Countdown: Zero days until the BCS National Championship Game

After nearly three weeks of watching days go by, the Daily Bama Blog countdown to gameday is finally over and the countdown to kickoff is in full swing. While the secondhand circles around the clock (and takes forever doing it), here are some things to watch for as Alabama goes for its 15th national championship.

In the final countdown post, Daily Bama Blog contributor Brett Hudson touches on a few points:

Alabama’s run game: Under Nick Saban, Alabama is 50-0 when it rushes for 140 yards or more. Notre Dame has given up 140 yards of rushing four times this season: however, one of them was in the season-opener against triple option practitioner Navy.

The early stages of the fourth quarter (if it’s close): Alabama fans remember how resilient the Tide proved to be in comeback wins against LSU and Georgia late in the year, but Saban-coached Alabama teams have done this more than once. Under Saban, Alabama has been the No. 2 team in the nation playing against No. 1 three times, coming out with a 2-1 record. Alabama beat the No. 1 Florida Gators in the 2009 SEC Championship Game before being No. 2 to LSU’s No. 1 for both meetings of the 2011 season, which they split.

Notre Dame’s knock for the season, the one weak spot of the resume, is how many close games it has been in with seemingly inferior opponents. But, the Irish have now proven the ability to win in the clutch. The Irish held Stanford out of the end zone in overtime to preserve its perfect record before battling with Pittsburgh for three overtimes, including holding the Panthers to three points in two possessions.

Individual matchups: Notre Dame has two offensive weapons that will line up at wide receiver at times throughout the night, despite starting at other positions.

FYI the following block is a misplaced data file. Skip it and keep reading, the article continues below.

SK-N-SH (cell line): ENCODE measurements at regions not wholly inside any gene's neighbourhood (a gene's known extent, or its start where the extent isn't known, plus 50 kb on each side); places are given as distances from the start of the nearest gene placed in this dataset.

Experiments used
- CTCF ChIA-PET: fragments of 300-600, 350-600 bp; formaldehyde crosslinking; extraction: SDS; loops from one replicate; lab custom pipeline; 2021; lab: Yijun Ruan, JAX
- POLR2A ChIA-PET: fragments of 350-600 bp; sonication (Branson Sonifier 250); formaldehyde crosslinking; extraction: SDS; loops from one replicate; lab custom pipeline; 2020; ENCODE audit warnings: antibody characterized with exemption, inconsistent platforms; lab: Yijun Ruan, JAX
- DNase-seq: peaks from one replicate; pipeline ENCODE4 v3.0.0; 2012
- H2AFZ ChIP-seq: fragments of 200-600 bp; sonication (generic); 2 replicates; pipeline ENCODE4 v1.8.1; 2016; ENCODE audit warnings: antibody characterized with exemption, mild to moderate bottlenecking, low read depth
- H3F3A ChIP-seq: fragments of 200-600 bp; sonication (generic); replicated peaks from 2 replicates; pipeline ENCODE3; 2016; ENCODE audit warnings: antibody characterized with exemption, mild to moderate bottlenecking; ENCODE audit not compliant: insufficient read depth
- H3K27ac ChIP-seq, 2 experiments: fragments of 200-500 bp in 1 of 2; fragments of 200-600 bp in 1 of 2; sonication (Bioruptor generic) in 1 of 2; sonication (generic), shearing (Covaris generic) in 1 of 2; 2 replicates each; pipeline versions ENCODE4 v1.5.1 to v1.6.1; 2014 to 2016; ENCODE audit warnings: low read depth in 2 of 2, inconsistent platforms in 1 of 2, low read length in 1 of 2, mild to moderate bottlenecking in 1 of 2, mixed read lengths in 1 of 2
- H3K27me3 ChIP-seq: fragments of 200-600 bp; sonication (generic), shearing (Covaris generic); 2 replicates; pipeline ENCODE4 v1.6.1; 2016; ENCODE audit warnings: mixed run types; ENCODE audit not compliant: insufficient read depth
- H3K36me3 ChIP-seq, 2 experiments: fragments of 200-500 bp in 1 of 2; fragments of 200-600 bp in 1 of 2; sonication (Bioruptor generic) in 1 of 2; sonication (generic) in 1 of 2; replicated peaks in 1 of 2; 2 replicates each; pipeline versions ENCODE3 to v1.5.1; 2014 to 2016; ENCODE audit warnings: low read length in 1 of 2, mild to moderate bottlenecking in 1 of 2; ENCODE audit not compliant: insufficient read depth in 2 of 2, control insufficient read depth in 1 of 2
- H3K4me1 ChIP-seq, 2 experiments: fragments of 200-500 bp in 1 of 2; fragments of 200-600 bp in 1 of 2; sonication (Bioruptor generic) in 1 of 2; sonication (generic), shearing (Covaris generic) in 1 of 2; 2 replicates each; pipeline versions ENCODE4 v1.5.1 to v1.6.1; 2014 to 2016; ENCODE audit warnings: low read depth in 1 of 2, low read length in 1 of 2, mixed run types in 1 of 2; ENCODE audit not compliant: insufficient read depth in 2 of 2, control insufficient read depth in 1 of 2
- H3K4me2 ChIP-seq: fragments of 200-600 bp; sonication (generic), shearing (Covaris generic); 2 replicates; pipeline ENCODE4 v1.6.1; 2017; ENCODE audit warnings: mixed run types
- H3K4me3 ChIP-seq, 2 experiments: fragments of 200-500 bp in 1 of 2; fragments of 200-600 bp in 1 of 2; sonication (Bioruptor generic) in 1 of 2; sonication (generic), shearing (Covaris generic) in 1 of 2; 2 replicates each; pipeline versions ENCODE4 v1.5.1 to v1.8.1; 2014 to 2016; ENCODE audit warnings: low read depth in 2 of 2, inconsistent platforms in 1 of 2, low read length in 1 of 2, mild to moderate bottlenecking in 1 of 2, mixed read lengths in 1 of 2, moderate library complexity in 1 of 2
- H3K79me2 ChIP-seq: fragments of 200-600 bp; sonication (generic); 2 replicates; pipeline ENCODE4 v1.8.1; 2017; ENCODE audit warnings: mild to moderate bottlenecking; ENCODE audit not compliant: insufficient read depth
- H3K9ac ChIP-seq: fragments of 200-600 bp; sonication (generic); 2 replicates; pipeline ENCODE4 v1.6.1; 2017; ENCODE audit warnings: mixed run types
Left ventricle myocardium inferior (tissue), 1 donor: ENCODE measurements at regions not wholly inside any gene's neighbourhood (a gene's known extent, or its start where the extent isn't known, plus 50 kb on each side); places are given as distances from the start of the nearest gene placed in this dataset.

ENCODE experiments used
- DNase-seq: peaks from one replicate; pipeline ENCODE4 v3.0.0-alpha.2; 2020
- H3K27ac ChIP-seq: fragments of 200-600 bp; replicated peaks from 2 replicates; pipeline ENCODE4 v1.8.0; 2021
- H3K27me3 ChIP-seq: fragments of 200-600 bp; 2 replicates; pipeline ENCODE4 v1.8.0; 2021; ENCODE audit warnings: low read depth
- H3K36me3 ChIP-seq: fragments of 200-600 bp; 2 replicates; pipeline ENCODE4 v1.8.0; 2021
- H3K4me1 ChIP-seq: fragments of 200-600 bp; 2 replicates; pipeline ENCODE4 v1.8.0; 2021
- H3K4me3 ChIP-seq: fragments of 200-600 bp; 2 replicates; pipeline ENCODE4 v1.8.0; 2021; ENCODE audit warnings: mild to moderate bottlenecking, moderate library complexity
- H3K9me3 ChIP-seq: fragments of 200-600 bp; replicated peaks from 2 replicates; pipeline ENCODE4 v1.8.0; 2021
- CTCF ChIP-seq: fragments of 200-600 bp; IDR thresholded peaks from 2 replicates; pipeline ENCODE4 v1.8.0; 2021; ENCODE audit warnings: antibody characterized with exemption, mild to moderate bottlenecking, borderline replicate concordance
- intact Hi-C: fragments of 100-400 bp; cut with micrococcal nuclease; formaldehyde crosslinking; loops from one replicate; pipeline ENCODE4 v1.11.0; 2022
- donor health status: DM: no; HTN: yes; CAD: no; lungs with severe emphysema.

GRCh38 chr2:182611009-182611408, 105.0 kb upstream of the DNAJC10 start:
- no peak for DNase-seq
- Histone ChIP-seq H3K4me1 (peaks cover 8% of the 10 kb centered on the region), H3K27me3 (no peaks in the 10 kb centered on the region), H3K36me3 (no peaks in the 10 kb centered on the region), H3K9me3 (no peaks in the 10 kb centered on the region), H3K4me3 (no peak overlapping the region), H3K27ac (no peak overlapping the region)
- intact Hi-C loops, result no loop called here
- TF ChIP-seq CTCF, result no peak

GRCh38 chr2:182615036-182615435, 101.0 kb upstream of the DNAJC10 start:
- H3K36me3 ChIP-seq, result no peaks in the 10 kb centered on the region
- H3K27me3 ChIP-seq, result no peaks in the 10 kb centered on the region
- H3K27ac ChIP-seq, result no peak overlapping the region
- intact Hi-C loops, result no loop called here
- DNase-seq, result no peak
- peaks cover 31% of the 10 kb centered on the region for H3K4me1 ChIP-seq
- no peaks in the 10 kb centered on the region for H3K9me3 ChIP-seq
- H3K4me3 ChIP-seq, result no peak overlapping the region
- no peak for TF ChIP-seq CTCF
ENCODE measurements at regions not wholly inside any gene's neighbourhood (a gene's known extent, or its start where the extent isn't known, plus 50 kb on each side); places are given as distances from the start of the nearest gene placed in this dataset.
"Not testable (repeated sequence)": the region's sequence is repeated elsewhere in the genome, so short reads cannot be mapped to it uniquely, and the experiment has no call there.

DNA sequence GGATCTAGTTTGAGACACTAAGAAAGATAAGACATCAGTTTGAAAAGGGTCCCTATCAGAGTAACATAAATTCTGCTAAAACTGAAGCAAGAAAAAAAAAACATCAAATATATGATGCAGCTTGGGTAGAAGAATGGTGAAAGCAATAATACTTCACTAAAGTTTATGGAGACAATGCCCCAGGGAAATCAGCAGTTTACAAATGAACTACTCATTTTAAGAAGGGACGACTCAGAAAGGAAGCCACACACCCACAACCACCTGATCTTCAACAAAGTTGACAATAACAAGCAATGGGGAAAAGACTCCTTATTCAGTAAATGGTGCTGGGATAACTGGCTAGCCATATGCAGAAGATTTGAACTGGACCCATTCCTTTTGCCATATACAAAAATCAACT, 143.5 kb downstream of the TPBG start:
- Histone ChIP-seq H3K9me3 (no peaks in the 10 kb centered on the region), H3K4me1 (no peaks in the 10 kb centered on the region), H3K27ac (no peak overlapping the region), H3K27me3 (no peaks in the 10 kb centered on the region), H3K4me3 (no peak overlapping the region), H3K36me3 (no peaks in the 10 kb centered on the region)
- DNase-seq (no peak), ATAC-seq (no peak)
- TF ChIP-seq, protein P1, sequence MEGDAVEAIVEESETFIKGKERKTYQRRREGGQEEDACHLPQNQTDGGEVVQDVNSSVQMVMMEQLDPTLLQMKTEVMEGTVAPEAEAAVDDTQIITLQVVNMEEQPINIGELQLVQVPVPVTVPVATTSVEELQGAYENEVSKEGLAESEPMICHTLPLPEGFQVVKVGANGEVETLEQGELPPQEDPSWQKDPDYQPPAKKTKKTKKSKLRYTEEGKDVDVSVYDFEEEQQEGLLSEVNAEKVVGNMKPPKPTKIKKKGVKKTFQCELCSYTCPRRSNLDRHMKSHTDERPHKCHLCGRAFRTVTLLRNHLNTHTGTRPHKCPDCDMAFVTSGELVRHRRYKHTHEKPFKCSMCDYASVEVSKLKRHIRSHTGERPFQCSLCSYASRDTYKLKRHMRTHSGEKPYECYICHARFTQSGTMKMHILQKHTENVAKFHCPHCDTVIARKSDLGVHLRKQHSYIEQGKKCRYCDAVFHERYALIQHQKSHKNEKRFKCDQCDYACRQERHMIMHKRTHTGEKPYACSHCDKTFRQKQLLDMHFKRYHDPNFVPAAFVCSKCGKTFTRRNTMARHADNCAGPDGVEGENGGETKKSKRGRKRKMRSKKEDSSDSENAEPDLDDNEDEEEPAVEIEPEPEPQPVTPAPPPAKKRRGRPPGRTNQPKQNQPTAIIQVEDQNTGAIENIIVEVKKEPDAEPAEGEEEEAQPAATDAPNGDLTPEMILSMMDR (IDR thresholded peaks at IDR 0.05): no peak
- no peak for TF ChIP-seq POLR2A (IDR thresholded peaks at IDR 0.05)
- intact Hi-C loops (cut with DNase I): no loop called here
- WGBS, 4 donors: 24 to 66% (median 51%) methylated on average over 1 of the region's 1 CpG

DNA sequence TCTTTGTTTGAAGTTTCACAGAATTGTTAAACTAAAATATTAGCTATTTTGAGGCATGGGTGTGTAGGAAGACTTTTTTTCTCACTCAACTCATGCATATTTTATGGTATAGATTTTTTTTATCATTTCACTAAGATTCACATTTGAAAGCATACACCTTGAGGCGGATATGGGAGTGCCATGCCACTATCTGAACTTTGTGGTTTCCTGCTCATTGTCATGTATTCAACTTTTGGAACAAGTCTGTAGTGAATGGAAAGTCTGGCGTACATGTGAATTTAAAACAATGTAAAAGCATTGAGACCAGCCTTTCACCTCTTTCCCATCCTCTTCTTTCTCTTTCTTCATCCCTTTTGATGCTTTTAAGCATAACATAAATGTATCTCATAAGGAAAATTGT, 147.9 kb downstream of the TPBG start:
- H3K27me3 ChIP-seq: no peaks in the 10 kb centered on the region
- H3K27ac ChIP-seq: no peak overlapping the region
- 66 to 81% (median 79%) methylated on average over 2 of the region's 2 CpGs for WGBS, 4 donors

One is tight end Tyler Eifert, who won the Mackey Award given to the nation’s best tight end.

The other is running back Theo Riddick, who despite leading the Irish in rushing yards and carries, will be a target-of-emphasis in the passing game when the Irish need a big gain.

Milestone watch: While the winner will definitely have their name etched into the history of college football, some Alabama players, or the team as a whole, can hit some historic milestones won or lose. Examples include:

–Alabama quarterback AJ McCarron needs nine completions against Notre Dame to reach 200 on the season.

–A win for McCarron would be his 25th as the starting quarterback for the Tide, tying him for fifth all-time with his predecessor, Greg McElroy. Jay Barker currently holds the program’s high mark with 35.

–Alabama needs 80 yards against the Irish to earn its 3,000th rushing yard on the season as a team.

–Individually, if T.J. Yeldon finds a way to run for a touchdown against Notre Dame, it would tie the school’s record for single-season rushing touchdowns by a freshman, tying the 12 Mark Ingram had as a freshman in 2008.

No matter what proves to be key in deciding the game, expect an incredible battle if the game remains close in the later stages: both teams are battle-tested and then some.

Hudson’s prediction: How do I think it’s going to shake out? I have Alabama winning 20-6. I think you will see the young quarterback billed as the bigger playmaker of the two, Notre Dame’s Everett Golson, try just a little too hard to make that play and throw an interception. When McCarron leads the Tide down the field for a touchdown to respond, the game will look like it’s over.

But not just yet.

Up 17-6, Alabama will have the ball with roughly seven minutes left and in desperate need of a few first downs, preferably on the ground, to ice it. The Tide will get just that and bring Jeremy Shelley on to send the game to its final 20-6 score with just a few seconds left for Notre Dame’s offense to turn its school’s greatest specialty, the Hail Mary, into its final play of a losing effort.

That way, the winning team’s defense will be on the field when the game is finally decided: the only way these two teams can end the game.

Also find and follow The Daily Bama Blog on:
Twitter: @DailyEdwards
Facebook: Facebook.com/dailybamablog

Comments are closed.